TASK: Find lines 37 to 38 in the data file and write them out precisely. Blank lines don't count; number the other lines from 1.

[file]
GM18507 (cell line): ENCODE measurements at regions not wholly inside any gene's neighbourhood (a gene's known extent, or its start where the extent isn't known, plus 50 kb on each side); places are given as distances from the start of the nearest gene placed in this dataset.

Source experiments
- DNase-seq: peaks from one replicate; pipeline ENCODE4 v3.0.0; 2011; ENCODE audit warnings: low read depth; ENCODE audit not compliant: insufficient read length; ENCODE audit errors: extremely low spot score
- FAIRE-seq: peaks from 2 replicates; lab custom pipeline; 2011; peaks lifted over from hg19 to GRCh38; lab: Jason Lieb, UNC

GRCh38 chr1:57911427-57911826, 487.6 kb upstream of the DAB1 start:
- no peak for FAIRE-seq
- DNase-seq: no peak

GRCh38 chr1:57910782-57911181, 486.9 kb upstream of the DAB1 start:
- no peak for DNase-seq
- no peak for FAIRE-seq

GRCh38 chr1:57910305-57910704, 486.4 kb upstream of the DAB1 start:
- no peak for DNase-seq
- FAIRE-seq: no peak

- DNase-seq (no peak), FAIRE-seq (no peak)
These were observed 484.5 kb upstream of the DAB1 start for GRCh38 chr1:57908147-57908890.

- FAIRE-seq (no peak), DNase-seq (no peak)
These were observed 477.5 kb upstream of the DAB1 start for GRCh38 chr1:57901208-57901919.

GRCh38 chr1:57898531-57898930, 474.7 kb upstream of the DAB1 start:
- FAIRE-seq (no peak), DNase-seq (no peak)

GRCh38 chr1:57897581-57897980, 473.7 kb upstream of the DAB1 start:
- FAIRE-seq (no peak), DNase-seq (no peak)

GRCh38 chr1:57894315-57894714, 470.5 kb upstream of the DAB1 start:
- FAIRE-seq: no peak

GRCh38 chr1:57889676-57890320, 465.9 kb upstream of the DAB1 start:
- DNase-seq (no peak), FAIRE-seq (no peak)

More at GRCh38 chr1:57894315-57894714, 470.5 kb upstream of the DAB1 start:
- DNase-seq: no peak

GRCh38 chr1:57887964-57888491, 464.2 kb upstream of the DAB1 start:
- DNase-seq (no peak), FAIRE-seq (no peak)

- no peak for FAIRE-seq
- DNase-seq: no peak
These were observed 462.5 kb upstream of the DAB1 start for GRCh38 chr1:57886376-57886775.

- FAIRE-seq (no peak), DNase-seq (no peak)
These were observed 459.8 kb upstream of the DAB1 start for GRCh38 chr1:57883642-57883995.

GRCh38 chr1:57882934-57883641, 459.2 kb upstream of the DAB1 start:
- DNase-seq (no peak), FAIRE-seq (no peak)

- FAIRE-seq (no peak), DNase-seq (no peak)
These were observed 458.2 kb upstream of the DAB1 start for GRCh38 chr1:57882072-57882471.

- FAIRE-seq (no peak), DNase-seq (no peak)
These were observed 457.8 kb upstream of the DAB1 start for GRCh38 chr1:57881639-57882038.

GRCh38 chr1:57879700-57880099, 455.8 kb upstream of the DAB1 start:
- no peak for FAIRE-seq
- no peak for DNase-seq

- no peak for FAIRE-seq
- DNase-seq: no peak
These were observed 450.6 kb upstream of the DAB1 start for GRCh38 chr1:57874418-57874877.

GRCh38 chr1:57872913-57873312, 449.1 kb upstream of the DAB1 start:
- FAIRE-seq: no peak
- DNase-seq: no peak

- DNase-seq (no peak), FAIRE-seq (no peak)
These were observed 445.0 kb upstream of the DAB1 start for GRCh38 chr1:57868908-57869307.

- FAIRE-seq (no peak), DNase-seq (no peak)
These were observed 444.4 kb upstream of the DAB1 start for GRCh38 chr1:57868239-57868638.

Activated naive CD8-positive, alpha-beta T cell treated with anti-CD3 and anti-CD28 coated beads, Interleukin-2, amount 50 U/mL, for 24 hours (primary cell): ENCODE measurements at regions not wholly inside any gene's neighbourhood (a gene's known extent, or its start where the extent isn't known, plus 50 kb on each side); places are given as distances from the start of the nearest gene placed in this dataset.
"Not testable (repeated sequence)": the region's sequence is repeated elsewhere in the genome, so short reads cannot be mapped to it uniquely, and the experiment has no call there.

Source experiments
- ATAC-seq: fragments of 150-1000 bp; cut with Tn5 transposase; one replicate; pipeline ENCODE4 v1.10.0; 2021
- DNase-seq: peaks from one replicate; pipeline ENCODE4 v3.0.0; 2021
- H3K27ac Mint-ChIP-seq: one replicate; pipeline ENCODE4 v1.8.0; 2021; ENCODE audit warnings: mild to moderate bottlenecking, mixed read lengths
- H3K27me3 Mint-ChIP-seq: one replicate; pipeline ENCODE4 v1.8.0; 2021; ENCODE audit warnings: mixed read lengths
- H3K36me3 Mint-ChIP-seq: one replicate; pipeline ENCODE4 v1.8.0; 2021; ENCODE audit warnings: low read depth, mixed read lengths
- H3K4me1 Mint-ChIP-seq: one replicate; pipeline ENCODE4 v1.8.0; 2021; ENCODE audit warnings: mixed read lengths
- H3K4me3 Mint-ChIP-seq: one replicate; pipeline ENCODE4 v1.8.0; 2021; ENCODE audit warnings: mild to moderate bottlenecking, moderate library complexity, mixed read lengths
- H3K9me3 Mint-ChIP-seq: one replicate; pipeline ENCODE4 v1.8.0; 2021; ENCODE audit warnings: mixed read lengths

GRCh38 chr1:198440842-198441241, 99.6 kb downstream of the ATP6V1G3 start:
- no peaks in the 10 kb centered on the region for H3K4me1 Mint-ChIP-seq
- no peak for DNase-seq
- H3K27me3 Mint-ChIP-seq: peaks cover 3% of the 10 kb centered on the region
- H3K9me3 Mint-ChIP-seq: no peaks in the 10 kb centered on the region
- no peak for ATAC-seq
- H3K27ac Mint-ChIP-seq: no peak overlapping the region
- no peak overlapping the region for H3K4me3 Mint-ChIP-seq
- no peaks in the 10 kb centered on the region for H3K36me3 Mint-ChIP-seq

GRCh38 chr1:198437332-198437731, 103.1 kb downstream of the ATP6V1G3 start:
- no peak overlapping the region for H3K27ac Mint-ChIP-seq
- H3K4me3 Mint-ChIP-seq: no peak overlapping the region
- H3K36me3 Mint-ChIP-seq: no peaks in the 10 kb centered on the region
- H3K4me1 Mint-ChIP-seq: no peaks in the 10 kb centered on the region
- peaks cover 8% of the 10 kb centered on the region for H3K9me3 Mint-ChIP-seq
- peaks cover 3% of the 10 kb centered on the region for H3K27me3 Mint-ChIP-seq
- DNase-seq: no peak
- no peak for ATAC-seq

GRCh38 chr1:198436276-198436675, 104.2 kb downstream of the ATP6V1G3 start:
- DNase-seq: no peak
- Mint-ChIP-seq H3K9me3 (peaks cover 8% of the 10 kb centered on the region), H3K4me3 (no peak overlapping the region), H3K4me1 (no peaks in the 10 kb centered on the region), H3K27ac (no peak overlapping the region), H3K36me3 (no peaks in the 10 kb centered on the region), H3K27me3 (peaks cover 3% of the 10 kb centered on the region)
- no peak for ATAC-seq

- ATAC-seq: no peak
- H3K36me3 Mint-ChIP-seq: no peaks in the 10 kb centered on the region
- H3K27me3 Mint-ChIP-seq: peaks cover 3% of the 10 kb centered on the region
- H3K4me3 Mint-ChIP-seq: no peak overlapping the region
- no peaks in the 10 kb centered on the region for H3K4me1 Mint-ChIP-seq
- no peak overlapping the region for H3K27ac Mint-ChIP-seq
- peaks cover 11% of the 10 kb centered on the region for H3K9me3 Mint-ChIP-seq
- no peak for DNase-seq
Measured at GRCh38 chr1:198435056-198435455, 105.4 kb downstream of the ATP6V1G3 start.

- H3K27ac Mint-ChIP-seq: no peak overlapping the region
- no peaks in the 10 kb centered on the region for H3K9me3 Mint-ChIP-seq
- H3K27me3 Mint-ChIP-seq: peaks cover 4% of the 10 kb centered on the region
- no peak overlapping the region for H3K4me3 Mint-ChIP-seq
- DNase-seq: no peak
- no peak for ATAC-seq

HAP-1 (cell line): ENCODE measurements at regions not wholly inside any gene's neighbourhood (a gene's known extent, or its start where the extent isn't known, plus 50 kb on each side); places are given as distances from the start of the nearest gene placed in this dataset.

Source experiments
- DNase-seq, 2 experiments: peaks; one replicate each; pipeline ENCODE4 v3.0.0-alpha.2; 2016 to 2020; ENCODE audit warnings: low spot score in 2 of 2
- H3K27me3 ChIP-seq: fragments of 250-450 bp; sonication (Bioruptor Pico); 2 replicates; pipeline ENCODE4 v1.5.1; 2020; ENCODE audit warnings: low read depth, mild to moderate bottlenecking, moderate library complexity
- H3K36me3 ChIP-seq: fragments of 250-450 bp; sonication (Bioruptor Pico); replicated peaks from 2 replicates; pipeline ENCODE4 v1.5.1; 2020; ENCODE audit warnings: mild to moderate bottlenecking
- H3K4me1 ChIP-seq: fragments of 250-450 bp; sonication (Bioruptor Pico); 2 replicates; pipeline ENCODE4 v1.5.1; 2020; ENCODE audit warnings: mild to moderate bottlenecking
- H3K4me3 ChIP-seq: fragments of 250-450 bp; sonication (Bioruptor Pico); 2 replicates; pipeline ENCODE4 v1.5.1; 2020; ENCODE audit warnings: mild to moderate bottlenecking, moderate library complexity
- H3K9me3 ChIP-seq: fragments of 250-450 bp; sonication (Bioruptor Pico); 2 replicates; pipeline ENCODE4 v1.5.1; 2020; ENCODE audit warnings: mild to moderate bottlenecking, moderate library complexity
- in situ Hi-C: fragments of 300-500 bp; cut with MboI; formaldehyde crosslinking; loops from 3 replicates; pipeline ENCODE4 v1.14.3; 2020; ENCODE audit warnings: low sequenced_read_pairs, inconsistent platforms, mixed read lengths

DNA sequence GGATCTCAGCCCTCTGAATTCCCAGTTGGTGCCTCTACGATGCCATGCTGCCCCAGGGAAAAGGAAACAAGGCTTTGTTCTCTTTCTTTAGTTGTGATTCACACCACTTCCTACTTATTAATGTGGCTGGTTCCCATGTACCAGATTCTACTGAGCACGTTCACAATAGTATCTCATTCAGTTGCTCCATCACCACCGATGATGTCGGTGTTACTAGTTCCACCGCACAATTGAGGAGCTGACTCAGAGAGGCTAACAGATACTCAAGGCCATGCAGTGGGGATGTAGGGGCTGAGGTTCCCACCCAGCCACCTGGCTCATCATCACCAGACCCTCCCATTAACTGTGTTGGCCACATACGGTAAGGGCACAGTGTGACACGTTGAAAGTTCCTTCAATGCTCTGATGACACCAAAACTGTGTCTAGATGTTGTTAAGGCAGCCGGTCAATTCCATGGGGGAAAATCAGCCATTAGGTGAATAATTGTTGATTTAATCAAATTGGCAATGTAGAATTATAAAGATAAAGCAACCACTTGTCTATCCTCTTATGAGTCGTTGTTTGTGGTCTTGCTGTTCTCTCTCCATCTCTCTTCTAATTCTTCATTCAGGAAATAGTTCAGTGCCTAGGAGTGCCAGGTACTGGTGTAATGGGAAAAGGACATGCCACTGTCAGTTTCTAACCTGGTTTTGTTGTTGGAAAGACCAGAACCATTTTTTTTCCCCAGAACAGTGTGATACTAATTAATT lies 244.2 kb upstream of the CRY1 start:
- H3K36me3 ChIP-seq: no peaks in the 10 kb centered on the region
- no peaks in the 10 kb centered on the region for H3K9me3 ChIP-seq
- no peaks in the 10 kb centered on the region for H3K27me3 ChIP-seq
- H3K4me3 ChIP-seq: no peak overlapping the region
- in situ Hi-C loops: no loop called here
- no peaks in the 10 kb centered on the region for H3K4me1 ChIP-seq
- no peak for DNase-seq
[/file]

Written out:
- FAIRE-seq (no peak), DNase-seq (no peak)
These were observed 458.2 kb upstream of the DAB1 start for GRCh38 chr1:57882072-57882471.